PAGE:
Horned & Endangered

Attacking Hippos, Upside Down
Rhinos & One Depressed Elephant

And you thought vegetarians were not aggressive. Tell that to a charging 6.000 pounds angry herbivore. It happens all the time.
In other news, there’s a novel way to relocate rhinos. Hint: it’s off the ground. Is that why elephants get depressed?
What’s about hippopotamuses, rhinoceros and elephants that makes us see them as kindred spirits? Their weight, size and diet? Social organization? Or just our plain ignorance?
Despite all we now know about these three species, they each preserve a certain mysterious quality and intelligence, evident in the ways they interact with each other and with us.
They still fight viciously among themselves in the wild, of course. Still, somehow gentleness is a word generally associated with, at least, elephants and hippos.
Then again, hippos can be cranky. And rhinos are kind to their young. And elephants, well, they get sad a lot. You’d too, in the same conditions.
But it’s not them who have their signals crisscrossed. It’s us, of course, and our anthropomorphic perception of them what’s screwed up about this picture.
MATRIARCHY AND IVORY HORNS
A few years back, zoologists noticed a series of deadly attacks on rhinos, despite their natural body armor and reputation for fierce behavior in the wild.
Since the sale of their horns, as with elephant tusks, had been finally banned, poachers were not initially thought to have any part on the killings.
But they, of course, did have some responsibility, as it turned out. Almost a century of widespread hunting and poaching of elephants dramatically disrupted their highly organized matriarchal social order.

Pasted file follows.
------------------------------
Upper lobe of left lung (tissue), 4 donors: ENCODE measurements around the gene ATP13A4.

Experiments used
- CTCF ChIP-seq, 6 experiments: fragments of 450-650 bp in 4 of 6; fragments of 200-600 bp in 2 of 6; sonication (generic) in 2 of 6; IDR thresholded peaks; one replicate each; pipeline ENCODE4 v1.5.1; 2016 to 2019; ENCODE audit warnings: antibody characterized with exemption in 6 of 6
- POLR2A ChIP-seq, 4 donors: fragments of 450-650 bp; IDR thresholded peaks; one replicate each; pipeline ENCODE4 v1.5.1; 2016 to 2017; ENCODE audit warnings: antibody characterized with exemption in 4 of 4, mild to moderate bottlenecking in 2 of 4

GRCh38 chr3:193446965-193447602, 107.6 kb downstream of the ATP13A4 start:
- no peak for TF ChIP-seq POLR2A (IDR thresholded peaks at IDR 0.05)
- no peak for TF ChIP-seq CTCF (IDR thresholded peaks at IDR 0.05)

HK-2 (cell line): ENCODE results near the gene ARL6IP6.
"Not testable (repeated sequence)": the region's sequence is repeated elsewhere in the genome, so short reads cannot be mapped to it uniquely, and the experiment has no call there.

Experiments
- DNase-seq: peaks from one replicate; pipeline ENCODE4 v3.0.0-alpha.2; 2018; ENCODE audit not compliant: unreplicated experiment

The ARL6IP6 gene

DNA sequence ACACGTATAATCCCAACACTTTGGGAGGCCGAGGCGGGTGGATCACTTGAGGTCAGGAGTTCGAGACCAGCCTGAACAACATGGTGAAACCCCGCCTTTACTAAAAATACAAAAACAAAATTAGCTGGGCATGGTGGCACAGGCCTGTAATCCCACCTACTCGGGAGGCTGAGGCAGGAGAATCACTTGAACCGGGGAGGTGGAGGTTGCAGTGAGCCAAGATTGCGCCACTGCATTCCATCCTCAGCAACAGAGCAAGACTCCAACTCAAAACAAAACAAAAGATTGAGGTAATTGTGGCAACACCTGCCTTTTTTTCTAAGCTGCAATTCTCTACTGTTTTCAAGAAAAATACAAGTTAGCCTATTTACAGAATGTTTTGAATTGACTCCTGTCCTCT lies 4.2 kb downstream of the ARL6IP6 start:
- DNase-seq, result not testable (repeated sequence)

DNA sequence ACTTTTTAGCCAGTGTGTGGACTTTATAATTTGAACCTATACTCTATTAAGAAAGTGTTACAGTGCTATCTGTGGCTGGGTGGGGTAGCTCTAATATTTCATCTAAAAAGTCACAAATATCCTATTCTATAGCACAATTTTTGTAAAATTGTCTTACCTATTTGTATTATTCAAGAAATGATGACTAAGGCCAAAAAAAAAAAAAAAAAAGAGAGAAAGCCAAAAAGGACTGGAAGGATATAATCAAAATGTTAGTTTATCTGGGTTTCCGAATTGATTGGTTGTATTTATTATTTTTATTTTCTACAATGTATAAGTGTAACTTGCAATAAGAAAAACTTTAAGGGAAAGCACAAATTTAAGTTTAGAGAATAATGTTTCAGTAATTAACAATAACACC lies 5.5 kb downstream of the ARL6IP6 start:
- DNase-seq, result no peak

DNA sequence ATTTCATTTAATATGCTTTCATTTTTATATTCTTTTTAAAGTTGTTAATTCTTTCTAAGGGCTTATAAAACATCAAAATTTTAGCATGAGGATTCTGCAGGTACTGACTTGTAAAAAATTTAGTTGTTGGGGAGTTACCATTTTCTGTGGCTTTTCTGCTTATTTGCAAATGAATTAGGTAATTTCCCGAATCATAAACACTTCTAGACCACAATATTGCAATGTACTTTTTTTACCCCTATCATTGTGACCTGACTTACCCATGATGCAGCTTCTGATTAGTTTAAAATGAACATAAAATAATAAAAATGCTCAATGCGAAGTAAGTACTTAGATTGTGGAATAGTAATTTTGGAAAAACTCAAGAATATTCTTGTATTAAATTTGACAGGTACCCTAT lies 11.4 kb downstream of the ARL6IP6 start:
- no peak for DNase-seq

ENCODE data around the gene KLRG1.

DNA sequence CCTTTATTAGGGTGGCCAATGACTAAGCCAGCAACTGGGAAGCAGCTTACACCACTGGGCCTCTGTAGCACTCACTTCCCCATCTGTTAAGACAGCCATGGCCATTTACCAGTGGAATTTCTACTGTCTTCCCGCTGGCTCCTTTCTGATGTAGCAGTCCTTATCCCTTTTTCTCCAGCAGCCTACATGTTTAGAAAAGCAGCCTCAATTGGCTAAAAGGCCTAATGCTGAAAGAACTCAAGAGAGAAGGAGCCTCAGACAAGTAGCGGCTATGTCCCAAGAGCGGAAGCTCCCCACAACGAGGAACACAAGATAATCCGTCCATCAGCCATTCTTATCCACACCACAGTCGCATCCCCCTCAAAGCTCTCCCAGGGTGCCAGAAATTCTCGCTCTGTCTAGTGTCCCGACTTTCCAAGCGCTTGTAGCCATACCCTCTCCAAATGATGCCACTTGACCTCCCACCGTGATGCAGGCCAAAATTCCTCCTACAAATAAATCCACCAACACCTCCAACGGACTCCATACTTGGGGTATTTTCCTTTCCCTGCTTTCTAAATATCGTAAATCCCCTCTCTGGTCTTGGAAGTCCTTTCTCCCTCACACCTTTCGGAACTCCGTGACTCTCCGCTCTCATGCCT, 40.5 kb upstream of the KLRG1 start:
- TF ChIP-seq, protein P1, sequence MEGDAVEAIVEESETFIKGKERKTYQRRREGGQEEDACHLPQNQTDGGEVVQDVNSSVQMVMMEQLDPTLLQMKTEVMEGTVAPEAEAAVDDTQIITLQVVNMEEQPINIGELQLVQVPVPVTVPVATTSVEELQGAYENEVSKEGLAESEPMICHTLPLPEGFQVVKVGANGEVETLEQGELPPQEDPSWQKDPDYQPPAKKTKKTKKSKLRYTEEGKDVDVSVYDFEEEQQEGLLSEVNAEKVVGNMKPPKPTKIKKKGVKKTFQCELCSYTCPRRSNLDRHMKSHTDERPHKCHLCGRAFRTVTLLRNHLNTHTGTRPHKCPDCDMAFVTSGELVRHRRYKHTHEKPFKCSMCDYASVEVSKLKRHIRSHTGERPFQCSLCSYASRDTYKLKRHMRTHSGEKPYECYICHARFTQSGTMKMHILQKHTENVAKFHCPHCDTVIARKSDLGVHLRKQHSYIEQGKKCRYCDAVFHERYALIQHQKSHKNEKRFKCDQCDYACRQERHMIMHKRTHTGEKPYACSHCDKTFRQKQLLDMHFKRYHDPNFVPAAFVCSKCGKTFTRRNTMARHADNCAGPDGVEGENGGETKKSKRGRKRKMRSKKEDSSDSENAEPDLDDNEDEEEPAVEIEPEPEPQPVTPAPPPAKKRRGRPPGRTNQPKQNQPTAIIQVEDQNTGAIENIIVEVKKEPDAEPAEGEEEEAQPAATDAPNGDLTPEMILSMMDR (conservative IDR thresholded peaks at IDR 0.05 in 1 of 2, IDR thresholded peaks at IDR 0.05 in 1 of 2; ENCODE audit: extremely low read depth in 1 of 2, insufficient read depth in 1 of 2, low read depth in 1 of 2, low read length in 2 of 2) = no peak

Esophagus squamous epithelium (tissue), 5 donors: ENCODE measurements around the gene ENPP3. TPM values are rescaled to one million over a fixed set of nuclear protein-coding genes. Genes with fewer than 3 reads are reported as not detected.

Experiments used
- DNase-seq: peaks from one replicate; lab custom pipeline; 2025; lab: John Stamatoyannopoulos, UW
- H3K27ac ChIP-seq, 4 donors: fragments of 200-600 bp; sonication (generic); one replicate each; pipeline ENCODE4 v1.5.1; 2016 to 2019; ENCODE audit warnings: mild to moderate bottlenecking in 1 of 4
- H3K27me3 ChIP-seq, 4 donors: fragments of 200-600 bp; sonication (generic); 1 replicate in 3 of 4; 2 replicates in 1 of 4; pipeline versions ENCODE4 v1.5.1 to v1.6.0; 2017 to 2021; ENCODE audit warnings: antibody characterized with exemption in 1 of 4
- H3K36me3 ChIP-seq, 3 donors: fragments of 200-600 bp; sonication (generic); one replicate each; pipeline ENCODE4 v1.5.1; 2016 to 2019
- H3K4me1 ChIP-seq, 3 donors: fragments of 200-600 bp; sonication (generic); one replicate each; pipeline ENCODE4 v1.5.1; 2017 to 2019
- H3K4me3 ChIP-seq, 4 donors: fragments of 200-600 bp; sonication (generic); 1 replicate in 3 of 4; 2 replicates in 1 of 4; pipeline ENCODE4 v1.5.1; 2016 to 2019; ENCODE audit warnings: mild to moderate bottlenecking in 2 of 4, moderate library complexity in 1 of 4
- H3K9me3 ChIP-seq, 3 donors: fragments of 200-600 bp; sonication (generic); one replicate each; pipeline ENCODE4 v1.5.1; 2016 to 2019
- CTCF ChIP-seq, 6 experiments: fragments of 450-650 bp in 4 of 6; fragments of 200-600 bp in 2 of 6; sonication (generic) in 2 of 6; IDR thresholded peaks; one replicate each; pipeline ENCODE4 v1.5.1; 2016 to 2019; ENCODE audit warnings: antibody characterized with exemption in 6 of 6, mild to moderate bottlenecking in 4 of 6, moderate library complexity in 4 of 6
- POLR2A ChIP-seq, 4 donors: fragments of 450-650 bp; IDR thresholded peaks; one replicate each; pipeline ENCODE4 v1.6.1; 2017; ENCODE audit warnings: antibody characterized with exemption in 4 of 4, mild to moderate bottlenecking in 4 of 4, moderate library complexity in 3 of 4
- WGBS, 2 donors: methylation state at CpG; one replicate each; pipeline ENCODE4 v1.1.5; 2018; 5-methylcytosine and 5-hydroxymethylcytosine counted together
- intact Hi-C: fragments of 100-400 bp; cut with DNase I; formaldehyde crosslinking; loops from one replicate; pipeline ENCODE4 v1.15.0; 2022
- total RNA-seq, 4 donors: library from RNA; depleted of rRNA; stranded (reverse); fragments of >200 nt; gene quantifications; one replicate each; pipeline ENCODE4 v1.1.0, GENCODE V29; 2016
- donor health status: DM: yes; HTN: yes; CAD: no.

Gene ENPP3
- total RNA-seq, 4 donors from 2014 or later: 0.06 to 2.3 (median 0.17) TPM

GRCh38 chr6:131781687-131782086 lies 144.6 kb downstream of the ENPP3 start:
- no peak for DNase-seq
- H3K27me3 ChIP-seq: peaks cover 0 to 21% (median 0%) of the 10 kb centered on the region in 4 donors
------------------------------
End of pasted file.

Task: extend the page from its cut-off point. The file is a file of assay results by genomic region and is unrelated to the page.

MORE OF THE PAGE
Without their mothers to literally teach them manners, young bulls started roaming the African savanna, and causing mayhem, just like a bunch of unruly teenagers without parental guidance would.
There probably were other factors behind the attacks on rhinos, but no doubts about who was doing the killing. Certain dolphin species have shown similar disturbing behavior towards other, smaller dolphins.

THE WILD STRIKES BACK
One would be tempted, thus, to read too much into an episode last year, when a rhino attacked a group of tourists atop an elephant. One would be grossly misinformed, of course.
The tourists were likely being transported by an animal that has long lost its sense of itself, a probably orphan who was already tamed and raised by the rudimentary local tourist ‘industry’ as close as a pet.
Also, the ever expanding human population in Africa and Asia, where most of these animals still live, is another reason why clashes between people and wild animals are on the increase.
Add to that the competition for scarce resources, poverty, disease, climate change and other factors, and what we get is a bunch of readers utterly depressed by this post. We’re very sorry.

A GENTLE (BUT LETHAL) GIANT
Perhaps, most people wouldn’t think of hippos as dangerous as fully horned rhinos and tusk-intact elephants. We bet your own children find those four teeth in their mouth kind of cute.
You’d better tell them that those apparently innocuous biters sit on a mandible capable of crushing and cutting an alligator in two. And that hippos, unlike their cartoon versions, are very cranky towards humans.
But can you blame them? The animal responsible for more human casualties than any other in Africa, has been hunted relentlessly for almost as long as the other two big mammals mentioned.